Peer Review Lottery Applications are now live and will be accepted until August 15th. There are 10 spots available at this years Peer Review event, where peer review participants will receive feedback from a panel of experienced performers and other professionals. Want in on the action? Apply HERE!
To help us learn a little more about Peer Reviews, we’ve caught up with Fosse Jack the Peer Review Coordinator to get a little more insider information about the event!
Name: Fosse Jack
Official Job Title: Peer Review Coordinator; Programming Committee
How long have you been the Peer Review Coordinator?
This will be my third year as the Peer Review Coordinator, and fifth working with BurlyCon.
What do you love about being the Peer Review Coordinator?
Having participated in peer reviews in the past, I understand that they can be pretty intimidating. The stakes feel higher when you are performing for peers, than when doing so for strangers. You feel vulnerable, because… well you care what your peers think. Actually asking for their opinions of you work? Well, that is pretty scary. I love that as the Peer Review Coordinator I get to set the stage for people taking artistic risks. I get to bring together the elements that provide a safer place for artists to step out of their comfort zones and be vulnerable. I love that my work can set the tone for a constructive experience. Witnessing the “Ah-ha!” moments of inspiration evoked by a well-articulated critique is the most rewarding aspect of this role.
What makes the Peer Review event special?
As an Education Organization and Event, BurlyCon plays a crucial role in the development of Burlesque as an art form and as a discipline. As a hallmark experience of the BurlyCon Weekend, Peer Reviews set the example for artistic critique all over the greater Burlesque Community. It helps provide the tools that others can use to strengthen, and challenge each other in their artistic endeavors. By participating in Peer Reviews, performers may gain valuable perspective by listening to a wide range of their Peers. This perspective can allow them to see their strengths in a new light, identify those areas in which they can improve, and come away with a more complex understanding of the piece they present.
Every artistic presentation is a risk. Peer Reviews provide an arena in which those risks can be managed, and by doing so the event allows participants the chance to make discoveries, and mistakes. Together these may promote growth and development.
How do you decide on which person you’ll ask to assist with the event as a Moderator or as one of the experienced burlesque professionals?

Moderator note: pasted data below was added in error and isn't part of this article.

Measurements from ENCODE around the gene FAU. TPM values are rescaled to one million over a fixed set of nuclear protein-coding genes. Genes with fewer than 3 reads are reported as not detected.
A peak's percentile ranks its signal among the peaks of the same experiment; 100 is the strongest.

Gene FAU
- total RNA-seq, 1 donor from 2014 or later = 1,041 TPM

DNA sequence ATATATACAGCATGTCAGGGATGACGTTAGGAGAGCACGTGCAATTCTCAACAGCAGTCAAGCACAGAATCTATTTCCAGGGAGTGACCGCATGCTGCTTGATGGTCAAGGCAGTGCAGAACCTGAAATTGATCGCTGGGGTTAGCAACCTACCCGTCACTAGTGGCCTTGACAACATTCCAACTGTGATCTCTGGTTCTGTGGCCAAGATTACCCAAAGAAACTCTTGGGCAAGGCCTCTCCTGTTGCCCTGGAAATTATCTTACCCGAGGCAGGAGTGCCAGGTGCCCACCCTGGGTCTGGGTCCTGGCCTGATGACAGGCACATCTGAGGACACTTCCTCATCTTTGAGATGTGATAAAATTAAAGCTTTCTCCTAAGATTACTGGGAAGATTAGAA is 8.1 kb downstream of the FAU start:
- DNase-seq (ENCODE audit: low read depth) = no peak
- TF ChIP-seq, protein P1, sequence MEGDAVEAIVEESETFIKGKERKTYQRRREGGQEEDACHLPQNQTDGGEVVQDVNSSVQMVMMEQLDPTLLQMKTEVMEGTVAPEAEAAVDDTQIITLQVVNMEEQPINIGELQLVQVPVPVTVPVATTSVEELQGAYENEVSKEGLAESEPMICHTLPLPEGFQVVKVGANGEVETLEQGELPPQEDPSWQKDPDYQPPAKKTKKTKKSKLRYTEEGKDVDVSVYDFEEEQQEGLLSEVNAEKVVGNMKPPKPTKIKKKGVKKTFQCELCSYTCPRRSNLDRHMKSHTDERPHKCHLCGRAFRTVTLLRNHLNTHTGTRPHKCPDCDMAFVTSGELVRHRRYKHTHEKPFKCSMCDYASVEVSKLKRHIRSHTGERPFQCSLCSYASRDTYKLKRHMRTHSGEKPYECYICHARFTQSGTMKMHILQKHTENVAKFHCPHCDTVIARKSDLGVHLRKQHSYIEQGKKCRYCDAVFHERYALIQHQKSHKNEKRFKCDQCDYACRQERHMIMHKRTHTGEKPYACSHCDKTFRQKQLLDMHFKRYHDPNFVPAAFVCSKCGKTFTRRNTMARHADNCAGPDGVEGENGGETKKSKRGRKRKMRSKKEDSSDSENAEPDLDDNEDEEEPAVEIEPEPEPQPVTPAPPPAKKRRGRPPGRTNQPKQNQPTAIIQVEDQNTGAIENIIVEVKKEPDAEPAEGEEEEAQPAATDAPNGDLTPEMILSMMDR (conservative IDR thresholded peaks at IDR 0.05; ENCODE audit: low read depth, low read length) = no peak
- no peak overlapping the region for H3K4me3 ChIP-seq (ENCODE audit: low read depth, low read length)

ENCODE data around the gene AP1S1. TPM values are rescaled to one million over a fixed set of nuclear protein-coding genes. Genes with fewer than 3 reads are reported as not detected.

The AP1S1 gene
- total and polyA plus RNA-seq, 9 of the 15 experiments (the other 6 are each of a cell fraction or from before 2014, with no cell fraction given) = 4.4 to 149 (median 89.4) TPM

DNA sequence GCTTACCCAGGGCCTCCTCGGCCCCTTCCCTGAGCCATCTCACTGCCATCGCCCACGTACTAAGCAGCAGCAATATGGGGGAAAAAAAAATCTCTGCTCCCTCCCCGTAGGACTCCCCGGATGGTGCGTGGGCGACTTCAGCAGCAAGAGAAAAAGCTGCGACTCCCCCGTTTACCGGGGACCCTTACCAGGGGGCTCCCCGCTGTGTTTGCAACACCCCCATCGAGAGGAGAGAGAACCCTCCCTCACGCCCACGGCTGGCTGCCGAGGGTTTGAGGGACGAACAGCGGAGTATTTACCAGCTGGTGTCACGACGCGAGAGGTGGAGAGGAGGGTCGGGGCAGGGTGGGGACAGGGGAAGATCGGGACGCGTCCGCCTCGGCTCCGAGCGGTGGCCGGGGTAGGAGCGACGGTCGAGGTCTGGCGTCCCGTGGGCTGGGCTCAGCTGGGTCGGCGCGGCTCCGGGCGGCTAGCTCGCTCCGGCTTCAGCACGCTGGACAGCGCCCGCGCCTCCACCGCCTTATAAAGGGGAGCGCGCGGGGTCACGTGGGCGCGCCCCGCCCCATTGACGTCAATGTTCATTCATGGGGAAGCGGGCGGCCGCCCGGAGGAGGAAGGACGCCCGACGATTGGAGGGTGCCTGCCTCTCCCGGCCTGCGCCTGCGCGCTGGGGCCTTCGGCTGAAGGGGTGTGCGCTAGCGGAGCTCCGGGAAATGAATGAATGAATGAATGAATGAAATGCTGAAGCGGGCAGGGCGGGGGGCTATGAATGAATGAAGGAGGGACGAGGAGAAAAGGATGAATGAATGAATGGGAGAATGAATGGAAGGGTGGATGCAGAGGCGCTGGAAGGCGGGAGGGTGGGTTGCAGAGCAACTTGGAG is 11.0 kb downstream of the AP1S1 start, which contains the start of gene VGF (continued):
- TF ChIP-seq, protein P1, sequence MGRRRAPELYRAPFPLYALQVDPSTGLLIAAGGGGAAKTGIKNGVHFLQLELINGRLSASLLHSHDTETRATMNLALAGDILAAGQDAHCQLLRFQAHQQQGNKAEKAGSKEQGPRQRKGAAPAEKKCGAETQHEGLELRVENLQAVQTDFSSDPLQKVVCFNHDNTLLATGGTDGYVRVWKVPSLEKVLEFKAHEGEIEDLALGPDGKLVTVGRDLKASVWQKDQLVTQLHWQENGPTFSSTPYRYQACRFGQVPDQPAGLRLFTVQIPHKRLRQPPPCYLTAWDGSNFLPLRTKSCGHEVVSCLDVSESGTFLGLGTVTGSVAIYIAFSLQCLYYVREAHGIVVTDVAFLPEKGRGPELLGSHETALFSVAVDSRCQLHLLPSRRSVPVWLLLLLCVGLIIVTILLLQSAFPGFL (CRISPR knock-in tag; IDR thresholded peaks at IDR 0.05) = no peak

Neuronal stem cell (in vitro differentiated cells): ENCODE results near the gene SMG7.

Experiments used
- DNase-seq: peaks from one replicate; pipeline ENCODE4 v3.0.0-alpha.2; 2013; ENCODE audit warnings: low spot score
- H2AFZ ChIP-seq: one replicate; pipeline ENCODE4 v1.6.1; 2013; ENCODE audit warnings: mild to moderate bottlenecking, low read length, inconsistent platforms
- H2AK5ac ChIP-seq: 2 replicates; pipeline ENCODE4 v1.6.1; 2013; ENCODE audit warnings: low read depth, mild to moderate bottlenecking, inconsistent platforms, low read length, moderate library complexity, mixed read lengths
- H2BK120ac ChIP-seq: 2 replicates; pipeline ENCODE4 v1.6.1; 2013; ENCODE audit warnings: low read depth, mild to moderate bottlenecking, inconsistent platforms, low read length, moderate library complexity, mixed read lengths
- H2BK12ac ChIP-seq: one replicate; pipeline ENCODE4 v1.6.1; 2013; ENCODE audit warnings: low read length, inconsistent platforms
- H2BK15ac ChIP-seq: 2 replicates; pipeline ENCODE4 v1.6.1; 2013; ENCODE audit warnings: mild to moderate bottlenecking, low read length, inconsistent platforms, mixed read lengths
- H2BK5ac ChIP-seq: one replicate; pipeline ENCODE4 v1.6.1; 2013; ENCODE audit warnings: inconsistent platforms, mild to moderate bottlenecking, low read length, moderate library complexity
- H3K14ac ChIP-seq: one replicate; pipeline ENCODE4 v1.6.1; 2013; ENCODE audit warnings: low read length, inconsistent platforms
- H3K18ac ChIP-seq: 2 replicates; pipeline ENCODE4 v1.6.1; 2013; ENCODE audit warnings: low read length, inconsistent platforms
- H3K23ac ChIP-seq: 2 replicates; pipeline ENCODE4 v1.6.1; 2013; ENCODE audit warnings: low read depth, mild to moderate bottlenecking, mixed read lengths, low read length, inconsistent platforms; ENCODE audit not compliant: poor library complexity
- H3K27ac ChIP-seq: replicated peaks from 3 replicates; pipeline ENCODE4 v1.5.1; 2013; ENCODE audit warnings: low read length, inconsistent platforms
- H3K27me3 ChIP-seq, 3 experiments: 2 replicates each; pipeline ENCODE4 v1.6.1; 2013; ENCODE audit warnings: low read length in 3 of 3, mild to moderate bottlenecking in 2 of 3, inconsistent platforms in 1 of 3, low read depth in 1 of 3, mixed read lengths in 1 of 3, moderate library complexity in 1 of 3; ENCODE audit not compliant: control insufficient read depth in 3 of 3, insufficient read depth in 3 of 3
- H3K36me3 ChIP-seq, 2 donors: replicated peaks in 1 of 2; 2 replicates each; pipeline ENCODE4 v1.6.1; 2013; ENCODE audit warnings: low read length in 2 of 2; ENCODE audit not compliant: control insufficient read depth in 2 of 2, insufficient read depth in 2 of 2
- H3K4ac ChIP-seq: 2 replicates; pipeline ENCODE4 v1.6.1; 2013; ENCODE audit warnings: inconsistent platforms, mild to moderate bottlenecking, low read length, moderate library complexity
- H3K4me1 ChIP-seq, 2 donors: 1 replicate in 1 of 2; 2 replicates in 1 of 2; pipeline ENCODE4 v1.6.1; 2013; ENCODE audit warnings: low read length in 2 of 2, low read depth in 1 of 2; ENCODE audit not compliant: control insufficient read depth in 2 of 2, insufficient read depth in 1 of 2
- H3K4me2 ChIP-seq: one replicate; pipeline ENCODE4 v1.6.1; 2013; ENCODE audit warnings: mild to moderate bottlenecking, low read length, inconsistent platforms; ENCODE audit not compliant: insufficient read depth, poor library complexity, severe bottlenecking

My goal is to select individuals who will be models of professionalism in critique. Generally I look for individuals who can combine experience and a trained eye, with a teacher’s tone. I try to provide Panelists with as wide a range of styles, and strengths as possible. Varied perspective is important. I do want all of our Moderators and our Panelists to really WANT our participants to succeed. Encouraging success may come in the form of “tough love” and I want critiques to be honest, but I also want them to be delivered with respect, and understanding. If I don’t know the potential Panelists, personally, I will seek the advice of others in the community. The BuryCon Committee has individuals from all over the country and world, and the advice of my peers has been invaluable.
What is your favorite memory from a Peer Review event?
I have seen so many amazing moments these past couple of years, but my favorite moments aren’t the ones that happen during the events. My favorite moments are seeing people who have participated, risked, and learned, and in doing so have taken their art to amazing places. This past year at BHoF I got to see Kitty Von Quim bring an act to the stage that I first saw her perform at Peer Reviews. I got to see the confidence she had in her act and know that part of that had come from the risk she had taken at BurlyCon.
How has the Peer Review event changed over the last 10 years?
As BurlyCon has grown, so has the Peer Review format. What began as an intimate gathering of close knit individuals, grew to encompass more presentations, more peers from a wider range of places, bigger spaces, and WAY more feedback. Over the past couple of years, I’ve had the opportunity to help build a fresh structure for an event that had grown a just little unruly. We have up’d our game in regard to production values, and developed a more uniform format for the feedback. Thanks to these participants can both feel confident in presenting on a stage meant for performance, and receive feedback in a structured way. The biggest development that I have noticed over the past few years, however, is in the community. Our community has a developing interest in positive critique, and a growing investment in the art form. We’re raising the stakes, and we’re learning how to both challenge and support one another. It is my hope that BurlyCon’s Peer Reviews have played a part in this ongoing development.
What advice would you give to attendees who are thinking about applying for the Peer Review Lottery?
Peer Reviews are risky. It’s scary to get up on that stage and perform for your peers, but it is even scarier to sit down afterwards and just… listen to what others have to say. Sometimes we get way too much feedback, and we can get overwhelmed. If you want to get the most out of your Peer Review experience, come knowing what you want, and be prepared to hear what you might not know you need. Know that we love, and we want you to succeed!